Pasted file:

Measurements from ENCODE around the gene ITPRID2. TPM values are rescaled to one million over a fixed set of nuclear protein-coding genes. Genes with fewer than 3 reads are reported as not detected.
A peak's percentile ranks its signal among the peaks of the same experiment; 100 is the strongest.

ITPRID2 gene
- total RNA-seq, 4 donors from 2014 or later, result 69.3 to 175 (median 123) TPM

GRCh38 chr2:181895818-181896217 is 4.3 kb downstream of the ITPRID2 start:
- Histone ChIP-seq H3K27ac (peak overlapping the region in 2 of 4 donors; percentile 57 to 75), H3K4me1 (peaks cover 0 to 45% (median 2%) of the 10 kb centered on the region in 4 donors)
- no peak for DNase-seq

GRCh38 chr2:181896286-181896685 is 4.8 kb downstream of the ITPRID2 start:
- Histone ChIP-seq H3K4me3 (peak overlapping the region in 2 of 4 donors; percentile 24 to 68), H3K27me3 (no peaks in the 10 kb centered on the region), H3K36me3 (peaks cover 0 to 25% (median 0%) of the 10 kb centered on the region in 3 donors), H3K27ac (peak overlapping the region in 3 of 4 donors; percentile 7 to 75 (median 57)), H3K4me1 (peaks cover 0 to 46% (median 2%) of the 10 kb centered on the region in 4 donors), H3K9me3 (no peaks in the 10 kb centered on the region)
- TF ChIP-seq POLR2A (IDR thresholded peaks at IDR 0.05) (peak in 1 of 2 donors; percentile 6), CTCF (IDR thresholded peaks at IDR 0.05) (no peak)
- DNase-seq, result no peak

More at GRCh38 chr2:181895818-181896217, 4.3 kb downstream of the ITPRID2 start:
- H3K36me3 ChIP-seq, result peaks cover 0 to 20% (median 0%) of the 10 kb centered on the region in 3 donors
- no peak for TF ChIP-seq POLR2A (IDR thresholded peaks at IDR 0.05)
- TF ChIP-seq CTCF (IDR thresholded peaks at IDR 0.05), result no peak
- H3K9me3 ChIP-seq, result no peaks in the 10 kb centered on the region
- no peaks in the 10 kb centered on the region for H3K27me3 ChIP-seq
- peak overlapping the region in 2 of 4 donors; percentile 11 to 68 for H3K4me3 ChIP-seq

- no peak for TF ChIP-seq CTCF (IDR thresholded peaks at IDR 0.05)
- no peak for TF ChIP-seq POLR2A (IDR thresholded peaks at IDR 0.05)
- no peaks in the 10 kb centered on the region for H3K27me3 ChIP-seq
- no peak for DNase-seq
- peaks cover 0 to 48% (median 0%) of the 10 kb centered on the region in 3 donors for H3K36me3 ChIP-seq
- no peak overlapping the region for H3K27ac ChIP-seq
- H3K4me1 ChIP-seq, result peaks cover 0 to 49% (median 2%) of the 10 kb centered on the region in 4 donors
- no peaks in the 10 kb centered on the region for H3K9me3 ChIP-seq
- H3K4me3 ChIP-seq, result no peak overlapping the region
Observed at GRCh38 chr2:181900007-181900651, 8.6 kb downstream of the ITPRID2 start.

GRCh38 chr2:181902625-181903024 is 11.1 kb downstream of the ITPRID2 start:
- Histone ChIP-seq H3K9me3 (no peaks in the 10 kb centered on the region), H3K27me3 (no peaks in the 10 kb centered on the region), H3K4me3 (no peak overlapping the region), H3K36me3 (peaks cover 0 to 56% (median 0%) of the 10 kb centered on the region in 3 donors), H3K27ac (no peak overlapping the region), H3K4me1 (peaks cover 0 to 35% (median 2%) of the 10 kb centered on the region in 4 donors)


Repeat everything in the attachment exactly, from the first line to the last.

Measurements from ENCODE around the gene ITPRID2. TPM values are rescaled to one million over a fixed set of nuclear protein-coding genes. Genes with fewer than 3 reads are reported as not detected.
A peak's percentile ranks its signal among the peaks of the same experiment; 100 is the strongest.

ITPRID2 gene
- total RNA-seq, 4 donors from 2014 or later, result 69.3 to 175 (median 123) TPM

GRCh38 chr2:181895818-181896217 is 4.3 kb downstream of the ITPRID2 start:
- Histone ChIP-seq H3K27ac (peak overlapping the region in 2 of 4 donors; percentile 57 to 75), H3K4me1 (peaks cover 0 to 45% (median 2%) of the 10 kb centered on the region in 4 donors)
- no peak for DNase-seq

GRCh38 chr2:181896286-181896685 is 4.8 kb downstream of the ITPRID2 start:
- Histone ChIP-seq H3K4me3 (peak overlapping the region in 2 of 4 donors; percentile 24 to 68), H3K27me3 (no peaks in the 10 kb centered on the region), H3K36me3 (peaks cover 0 to 25% (median 0%) of the 10 kb centered on the region in 3 donors), H3K27ac (peak overlapping the region in 3 of 4 donors; percentile 7 to 75 (median 57)), H3K4me1 (peaks cover 0 to 46% (median 2%) of the 10 kb centered on the region in 4 donors), H3K9me3 (no peaks in the 10 kb centered on the region)
- TF ChIP-seq POLR2A (IDR thresholded peaks at IDR 0.05) (peak in 1 of 2 donors; percentile 6), CTCF (IDR thresholded peaks at IDR 0.05) (no peak)
- DNase-seq, result no peak

More at GRCh38 chr2:181895818-181896217, 4.3 kb downstream of the ITPRID2 start:
- H3K36me3 ChIP-seq, result peaks cover 0 to 20% (median 0%) of the 10 kb centered on the region in 3 donors
- no peak for TF ChIP-seq POLR2A (IDR thresholded peaks at IDR 0.05)
- TF ChIP-seq CTCF (IDR thresholded peaks at IDR 0.05), result no peak
- H3K9me3 ChIP-seq, result no peaks in the 10 kb centered on the region
- no peaks in the 10 kb centered on the region for H3K27me3 ChIP-seq
- peak overlapping the region in 2 of 4 donors; percentile 11 to 68 for H3K4me3 ChIP-seq

- no peak for TF ChIP-seq CTCF (IDR thresholded peaks at IDR 0.05)
- no peak for TF ChIP-seq POLR2A (IDR thresholded peaks at IDR 0.05)
- no peaks in the 10 kb centered on the region for H3K27me3 ChIP-seq
- no peak for DNase-seq
- peaks cover 0 to 48% (median 0%) of the 10 kb centered on the region in 3 donors for H3K36me3 ChIP-seq
- no peak overlapping the region for H3K27ac ChIP-seq
- H3K4me1 ChIP-seq, result peaks cover 0 to 49% (median 2%) of the 10 kb centered on the region in 4 donors
- no peaks in the 10 kb centered on the region for H3K9me3 ChIP-seq
- H3K4me3 ChIP-seq, result no peak overlapping the region
Observed at GRCh38 chr2:181900007-181900651, 8.6 kb downstream of the ITPRID2 start.

GRCh38 chr2:181902625-181903024 is 11.1 kb downstream of the ITPRID2 start:
- Histone ChIP-seq H3K9me3 (no peaks in the 10 kb centered on the region), H3K27me3 (no peaks in the 10 kb centered on the region), H3K4me3 (no peak overlapping the region), H3K36me3 (peaks cover 0 to 56% (median 0%) of the 10 kb centered on the region in 3 donors), H3K27ac (no peak overlapping the region), H3K4me1 (peaks cover 0 to 35% (median 2%) of the 10 kb centered on the region in 4 donors)